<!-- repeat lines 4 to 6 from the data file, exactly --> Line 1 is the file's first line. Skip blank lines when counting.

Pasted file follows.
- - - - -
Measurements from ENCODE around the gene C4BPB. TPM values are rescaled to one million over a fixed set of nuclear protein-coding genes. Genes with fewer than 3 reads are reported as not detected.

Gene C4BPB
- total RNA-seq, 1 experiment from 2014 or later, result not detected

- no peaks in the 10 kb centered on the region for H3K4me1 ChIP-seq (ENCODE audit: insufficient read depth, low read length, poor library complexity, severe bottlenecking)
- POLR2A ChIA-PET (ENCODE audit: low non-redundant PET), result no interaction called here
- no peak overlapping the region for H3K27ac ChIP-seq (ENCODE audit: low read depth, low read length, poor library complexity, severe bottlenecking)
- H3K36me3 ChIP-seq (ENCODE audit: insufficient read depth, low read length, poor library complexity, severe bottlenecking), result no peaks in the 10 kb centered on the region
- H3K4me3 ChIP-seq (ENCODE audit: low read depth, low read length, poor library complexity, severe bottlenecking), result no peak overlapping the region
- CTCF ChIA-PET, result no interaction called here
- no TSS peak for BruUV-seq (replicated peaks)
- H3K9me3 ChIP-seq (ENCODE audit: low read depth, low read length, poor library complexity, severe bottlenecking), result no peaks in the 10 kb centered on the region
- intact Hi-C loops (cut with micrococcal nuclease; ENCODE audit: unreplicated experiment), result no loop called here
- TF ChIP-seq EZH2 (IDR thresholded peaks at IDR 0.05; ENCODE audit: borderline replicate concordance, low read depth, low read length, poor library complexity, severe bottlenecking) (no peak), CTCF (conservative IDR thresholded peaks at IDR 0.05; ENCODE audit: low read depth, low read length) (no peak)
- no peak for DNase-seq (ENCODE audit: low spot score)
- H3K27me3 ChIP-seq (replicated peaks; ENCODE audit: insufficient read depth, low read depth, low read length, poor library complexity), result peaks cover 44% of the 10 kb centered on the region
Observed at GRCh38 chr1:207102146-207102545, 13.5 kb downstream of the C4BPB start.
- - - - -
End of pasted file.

- no peaks in the 10 kb centered on the region for H3K4me1 ChIP-seq (ENCODE audit: insufficient read depth, low read length, poor library complexity, severe bottlenecking)
- POLR2A ChIA-PET (ENCODE audit: low non-redundant PET), result no interaction called here
- no peak overlapping the region for H3K27ac ChIP-seq (ENCODE audit: low read depth, low read length, poor library complexity, severe bottlenecking)